High-Temperature Plasticity of Oxide Nuclear Fuel
The oxide nuclear fuels based on UO2 are the subject of detailed studies because of their importance to both thermal and fast-reactor systems. Of particular technological interest is the plasticity of the fuel, inasmuch as it determines the magnitude of fuel swelling and, hence, the stresses induced in the metal cladding (outer fuel container). The amount of permanent deformation allowed in the cladding before the fuel element must be removed from the reactor is limited by both operational and safety considerations. Thus, if less force could be exerted by the fuel on the cladding, the useful lifetime of the fuel element could be increased. This realization has been the impetus for several research programs in both the U.S. and Europe designed to understand the plastic nature of nuclear fuels in a high-temperature, fissioning environment. The principal objective is to develop a plastic fuel that would fill the internal space provided without unduly stressing the cladding.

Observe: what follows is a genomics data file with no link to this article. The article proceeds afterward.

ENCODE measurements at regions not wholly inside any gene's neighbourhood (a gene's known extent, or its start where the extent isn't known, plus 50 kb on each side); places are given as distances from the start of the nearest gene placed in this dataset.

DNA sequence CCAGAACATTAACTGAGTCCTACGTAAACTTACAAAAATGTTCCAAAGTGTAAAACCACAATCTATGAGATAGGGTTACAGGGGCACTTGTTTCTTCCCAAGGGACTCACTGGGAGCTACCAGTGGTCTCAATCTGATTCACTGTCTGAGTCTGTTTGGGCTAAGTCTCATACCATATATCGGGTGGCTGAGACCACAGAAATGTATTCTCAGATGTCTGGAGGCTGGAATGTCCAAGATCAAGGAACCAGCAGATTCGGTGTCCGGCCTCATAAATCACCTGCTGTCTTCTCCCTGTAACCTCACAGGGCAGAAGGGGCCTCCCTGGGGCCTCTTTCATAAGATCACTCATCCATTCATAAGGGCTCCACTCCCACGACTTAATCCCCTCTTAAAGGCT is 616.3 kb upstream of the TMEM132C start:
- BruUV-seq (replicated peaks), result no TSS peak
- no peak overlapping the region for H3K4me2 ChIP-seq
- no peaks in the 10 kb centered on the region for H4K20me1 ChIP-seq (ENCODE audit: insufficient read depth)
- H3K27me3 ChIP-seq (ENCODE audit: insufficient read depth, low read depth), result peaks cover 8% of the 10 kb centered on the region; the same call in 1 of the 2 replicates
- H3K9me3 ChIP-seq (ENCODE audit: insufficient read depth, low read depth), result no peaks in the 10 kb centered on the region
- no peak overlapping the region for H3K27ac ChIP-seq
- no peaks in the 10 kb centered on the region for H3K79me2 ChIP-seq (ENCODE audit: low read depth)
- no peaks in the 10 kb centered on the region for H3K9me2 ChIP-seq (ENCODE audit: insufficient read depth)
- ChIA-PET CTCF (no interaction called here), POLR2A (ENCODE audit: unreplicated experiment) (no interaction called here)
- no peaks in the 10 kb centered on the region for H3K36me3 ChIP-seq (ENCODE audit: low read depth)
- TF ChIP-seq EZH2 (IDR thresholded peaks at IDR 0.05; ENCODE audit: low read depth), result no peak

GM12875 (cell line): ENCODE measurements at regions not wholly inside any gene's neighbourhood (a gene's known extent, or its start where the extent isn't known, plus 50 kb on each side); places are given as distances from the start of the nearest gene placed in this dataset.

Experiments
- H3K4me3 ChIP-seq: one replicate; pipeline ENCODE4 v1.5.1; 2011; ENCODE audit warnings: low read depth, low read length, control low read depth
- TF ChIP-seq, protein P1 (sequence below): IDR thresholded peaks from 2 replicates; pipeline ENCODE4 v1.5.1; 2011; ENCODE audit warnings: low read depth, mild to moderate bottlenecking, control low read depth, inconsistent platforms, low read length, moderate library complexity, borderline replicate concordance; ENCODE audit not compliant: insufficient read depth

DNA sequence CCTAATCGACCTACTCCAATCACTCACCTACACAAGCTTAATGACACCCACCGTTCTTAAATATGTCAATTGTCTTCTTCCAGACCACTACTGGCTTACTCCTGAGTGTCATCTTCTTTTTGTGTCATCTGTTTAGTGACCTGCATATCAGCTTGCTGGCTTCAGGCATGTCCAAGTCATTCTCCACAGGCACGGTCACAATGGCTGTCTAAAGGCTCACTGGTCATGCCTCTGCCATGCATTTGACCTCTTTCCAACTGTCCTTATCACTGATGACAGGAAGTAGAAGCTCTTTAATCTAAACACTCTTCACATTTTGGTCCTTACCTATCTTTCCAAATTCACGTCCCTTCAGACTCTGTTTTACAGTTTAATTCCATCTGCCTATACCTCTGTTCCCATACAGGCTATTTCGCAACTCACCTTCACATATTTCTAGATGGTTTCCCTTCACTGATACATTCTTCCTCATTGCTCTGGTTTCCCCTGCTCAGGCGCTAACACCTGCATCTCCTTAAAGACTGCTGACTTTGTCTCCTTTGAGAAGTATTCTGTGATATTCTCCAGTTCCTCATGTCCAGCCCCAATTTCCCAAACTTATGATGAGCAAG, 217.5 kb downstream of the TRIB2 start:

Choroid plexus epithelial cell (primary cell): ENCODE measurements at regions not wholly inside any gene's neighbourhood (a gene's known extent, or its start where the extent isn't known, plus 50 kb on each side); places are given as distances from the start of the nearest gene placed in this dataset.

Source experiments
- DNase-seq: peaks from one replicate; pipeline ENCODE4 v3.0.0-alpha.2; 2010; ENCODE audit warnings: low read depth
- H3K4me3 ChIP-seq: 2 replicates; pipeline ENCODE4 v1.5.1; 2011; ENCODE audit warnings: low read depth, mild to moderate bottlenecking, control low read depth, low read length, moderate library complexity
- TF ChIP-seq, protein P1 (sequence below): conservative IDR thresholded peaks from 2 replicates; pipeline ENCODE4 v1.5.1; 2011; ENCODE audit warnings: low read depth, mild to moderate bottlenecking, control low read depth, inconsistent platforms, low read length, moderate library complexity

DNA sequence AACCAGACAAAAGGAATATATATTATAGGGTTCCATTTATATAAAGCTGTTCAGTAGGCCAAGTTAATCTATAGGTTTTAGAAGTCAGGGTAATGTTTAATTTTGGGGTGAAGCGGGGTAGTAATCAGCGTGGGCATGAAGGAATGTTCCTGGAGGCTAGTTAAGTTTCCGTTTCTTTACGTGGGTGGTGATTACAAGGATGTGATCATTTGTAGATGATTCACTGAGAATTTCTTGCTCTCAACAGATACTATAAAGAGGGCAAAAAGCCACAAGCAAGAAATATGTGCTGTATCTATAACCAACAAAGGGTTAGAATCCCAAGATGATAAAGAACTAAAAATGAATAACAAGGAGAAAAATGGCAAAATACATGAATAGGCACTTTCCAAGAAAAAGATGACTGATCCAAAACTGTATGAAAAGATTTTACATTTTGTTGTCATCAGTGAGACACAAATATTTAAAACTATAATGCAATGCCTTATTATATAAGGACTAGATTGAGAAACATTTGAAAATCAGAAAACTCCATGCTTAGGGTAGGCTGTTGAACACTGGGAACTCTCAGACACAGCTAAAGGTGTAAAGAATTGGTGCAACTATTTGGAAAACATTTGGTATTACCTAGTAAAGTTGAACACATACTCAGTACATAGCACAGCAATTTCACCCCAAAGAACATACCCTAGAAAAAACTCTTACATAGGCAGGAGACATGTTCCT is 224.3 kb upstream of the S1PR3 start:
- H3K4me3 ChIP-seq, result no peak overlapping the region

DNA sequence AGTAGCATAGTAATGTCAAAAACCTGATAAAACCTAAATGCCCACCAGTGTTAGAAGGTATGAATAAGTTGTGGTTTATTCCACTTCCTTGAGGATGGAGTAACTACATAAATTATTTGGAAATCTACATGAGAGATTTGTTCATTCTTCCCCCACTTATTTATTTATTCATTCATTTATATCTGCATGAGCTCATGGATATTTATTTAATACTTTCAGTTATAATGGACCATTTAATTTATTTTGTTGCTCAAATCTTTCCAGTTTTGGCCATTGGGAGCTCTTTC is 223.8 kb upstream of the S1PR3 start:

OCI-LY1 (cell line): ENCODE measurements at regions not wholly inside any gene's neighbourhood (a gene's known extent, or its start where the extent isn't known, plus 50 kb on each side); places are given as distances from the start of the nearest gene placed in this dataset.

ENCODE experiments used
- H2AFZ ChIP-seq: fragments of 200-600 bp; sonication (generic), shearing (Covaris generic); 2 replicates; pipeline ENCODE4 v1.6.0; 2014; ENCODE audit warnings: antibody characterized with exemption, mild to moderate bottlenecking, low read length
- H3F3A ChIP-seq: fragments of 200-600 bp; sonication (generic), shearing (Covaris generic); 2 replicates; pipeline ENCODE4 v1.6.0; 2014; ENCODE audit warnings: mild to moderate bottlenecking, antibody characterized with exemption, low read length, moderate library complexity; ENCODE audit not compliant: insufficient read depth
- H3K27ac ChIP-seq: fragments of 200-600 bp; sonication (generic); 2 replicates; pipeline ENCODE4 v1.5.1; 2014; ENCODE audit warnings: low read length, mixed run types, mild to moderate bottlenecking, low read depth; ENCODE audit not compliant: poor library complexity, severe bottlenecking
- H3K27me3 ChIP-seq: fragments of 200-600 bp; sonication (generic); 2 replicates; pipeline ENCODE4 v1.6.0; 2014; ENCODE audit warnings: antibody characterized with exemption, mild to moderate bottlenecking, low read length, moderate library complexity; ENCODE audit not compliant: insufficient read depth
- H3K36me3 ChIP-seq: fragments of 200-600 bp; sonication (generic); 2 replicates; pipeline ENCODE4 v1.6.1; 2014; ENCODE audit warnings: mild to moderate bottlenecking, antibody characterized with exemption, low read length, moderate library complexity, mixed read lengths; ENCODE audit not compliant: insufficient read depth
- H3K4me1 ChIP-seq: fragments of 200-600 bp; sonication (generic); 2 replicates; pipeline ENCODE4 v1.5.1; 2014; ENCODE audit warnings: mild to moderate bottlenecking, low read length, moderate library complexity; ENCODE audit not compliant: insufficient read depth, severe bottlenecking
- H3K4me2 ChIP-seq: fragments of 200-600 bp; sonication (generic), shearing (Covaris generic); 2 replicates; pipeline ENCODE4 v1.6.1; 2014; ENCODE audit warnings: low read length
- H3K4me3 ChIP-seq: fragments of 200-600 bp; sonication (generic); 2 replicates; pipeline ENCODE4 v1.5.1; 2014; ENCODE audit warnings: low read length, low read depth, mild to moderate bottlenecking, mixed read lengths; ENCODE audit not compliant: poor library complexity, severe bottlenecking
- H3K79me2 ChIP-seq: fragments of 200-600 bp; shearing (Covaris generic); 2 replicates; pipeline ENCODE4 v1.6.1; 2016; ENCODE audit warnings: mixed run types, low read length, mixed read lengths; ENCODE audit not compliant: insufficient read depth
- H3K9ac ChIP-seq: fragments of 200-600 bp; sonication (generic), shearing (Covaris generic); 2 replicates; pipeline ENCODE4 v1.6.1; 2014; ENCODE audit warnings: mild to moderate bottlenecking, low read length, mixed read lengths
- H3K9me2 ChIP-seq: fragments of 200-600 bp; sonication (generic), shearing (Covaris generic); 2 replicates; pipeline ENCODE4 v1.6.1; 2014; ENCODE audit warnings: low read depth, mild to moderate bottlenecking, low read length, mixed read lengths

KeywordsFlow Stress Fuel Element Uranium Dioxide Strong Temperature Dependence Flow Strength
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